Chart: The Great Indian Stock Market Story was only 5 good years

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The Great Indian Stock Market Story of the last twenty years is only about four years, 2003-2007. If you’re finicky, we could add the stellar 1991-92 time when Harshad Mehta pushed the market up 3x in one year and say this: Just five years of the last twenty two have accounted for nearly all of stock market returns.

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Don’t listen to people who tell you that stocks are the best thing ever. If you were 50 in 1991 and you put your money into stocks, you made less money with stocks than by putting money in long term bonds. (I have some that have yielded 16% since 1997!) In fact the market, in September 2001 was just about 49% higher than September 1991, a compounded return that would give you less than a savings bank account deposit (not accounting for dividends or tax of course)

Even the last five years have seen a problem. From 2007 to now, the total market return is a miserable 5.9% per year.

Nearly all of the growth in India’s markets were between 2003 and end 2007.

If you remove this period from the market, the rest has given substandard returns. Of course individual stocks have given great returns. But if you weren’t part of the great part of the story, you probably don’t like the markets too much.

I’m not even sure what my point is, but I think this graph shows you that timing and stock picking can have an advantage over indexed investing. I know this sounds ridiculous to the investor who thinks markets are rational, but you have to find evidence that goes against your thinking.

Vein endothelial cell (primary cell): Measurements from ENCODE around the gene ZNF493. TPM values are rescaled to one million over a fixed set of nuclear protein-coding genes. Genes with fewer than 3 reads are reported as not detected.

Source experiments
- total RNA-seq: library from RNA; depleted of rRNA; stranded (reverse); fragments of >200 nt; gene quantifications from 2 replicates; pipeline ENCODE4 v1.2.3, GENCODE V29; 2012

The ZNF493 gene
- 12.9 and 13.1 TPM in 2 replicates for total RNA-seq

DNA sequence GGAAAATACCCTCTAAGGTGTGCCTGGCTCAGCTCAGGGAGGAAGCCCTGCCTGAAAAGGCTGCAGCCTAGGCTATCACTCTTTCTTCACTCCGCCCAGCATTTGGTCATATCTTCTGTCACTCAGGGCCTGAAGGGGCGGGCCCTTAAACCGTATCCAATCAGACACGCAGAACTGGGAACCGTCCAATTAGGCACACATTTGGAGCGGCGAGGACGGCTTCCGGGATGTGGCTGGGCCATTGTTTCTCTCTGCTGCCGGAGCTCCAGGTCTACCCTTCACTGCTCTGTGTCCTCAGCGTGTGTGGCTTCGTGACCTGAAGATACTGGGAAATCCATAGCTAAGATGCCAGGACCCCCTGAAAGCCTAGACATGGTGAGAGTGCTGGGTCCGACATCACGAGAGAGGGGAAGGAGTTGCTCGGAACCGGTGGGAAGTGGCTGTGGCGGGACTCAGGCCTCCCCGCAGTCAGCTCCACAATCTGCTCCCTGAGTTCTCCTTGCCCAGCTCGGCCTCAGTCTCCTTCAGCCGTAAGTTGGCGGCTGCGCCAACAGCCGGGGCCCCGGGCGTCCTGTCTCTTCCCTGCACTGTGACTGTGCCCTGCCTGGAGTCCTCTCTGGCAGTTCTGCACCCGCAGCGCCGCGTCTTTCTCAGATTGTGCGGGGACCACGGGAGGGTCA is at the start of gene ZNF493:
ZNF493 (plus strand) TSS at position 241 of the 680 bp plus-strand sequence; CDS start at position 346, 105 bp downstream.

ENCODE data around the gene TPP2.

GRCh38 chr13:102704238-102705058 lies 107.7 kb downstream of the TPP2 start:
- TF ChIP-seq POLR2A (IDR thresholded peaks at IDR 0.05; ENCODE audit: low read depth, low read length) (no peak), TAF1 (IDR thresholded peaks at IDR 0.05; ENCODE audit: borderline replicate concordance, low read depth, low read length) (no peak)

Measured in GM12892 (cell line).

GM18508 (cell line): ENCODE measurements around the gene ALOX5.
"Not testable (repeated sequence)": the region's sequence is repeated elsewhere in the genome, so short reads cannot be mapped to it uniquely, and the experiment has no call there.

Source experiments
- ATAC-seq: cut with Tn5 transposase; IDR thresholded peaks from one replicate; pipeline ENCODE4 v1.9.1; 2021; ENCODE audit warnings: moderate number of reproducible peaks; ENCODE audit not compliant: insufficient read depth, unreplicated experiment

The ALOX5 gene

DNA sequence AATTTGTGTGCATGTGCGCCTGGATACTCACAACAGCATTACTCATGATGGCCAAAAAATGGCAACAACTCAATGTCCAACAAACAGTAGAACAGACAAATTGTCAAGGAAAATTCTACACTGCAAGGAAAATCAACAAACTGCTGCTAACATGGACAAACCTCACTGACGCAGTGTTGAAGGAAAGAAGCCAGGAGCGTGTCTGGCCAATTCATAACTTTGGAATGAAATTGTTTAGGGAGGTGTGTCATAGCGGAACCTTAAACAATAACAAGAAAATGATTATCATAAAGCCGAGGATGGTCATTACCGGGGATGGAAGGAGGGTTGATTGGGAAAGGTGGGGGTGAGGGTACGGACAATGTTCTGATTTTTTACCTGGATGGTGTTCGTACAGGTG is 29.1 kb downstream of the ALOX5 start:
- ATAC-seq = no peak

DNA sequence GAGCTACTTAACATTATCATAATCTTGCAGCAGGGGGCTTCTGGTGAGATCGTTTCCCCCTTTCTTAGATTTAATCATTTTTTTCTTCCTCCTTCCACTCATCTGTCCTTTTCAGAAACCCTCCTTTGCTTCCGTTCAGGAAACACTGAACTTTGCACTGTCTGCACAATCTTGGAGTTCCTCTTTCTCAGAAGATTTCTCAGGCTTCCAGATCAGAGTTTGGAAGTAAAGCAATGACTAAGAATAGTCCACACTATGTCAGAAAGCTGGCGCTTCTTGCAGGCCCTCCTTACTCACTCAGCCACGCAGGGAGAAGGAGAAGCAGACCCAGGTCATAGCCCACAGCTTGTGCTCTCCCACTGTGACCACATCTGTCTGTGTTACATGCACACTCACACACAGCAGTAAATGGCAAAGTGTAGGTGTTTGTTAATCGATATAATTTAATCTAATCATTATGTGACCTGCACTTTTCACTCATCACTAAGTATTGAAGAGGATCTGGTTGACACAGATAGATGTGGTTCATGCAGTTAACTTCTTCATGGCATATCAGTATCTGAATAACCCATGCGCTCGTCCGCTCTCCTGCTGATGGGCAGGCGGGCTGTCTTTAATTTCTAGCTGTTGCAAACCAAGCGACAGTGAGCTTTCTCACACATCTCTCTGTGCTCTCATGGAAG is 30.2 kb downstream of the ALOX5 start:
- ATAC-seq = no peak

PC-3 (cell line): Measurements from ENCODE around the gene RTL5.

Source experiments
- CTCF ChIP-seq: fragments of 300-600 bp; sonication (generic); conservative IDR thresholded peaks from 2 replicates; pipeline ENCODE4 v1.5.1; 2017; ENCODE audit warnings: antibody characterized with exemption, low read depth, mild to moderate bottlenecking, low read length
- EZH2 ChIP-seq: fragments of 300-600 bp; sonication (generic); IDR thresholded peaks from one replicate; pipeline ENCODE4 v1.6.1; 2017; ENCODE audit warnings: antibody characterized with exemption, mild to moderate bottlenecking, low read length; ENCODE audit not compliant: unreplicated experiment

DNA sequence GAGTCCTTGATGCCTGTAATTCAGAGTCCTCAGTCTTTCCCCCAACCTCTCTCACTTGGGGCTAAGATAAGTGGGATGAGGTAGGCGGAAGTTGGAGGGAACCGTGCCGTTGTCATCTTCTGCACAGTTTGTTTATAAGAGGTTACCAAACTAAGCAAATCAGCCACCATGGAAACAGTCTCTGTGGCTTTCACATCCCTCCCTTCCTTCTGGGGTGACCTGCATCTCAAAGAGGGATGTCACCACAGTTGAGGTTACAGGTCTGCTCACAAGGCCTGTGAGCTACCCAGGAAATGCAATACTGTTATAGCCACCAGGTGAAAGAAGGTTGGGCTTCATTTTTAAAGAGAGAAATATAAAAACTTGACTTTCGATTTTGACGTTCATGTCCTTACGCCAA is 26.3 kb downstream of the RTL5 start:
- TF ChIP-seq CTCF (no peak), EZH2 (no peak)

Thanks to @b50 for showing me a graph that said bank FDs have beaten equities over 20 years. Of course some of it may be cherry picking, and we can refute that forever, but there is really no reason to think that FDs can’t beat stocks in the long term. After all, an FD at 8% in 2007 would have beaten stocks to date, and five years is long-term in most investors’ books.

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13 COMMENTS

  1. This article point came in ET also.
    Would hep if you has a similar chart for US.

    How could brokers and MFs sell their products with this performance? Would have to be a genius to palm this to the public ! ! !

  2. Deepak,

    It is all about period you select. You have chosen period which covers last secular bear market. Sensex was established in 1979 at 100. In 1992, at peak of Harshad Mehta bull market, it was around 4500. That is 45 times in 13 years!! But, in 2003, it bottomed at around 3000. That is 33% down in 11 years!! So, everything in number game depends on what you select. If you select period from 1979 then Sensex has returned around 16% pa compounded for 32 years!! And I am not counting dividends!! Surely, it is some returns!!. I will not bet on FD to beat such returns!!

    • BUt check gold last 100 years consider that.. see what 1 re can buy u today than it did in 1979… sir we indians are kinda foolish .. ek ke sath ek free toh khush

      IT is not inflation it is hyperinflation ..ONCe the faith goes forget sensex we get back to barter system

      1980 was the start of global growth engine of FIAT based currencies.If u still say great value i really feel sorry .Sky looks good from 5000 feet the moment the building shakes the foundation .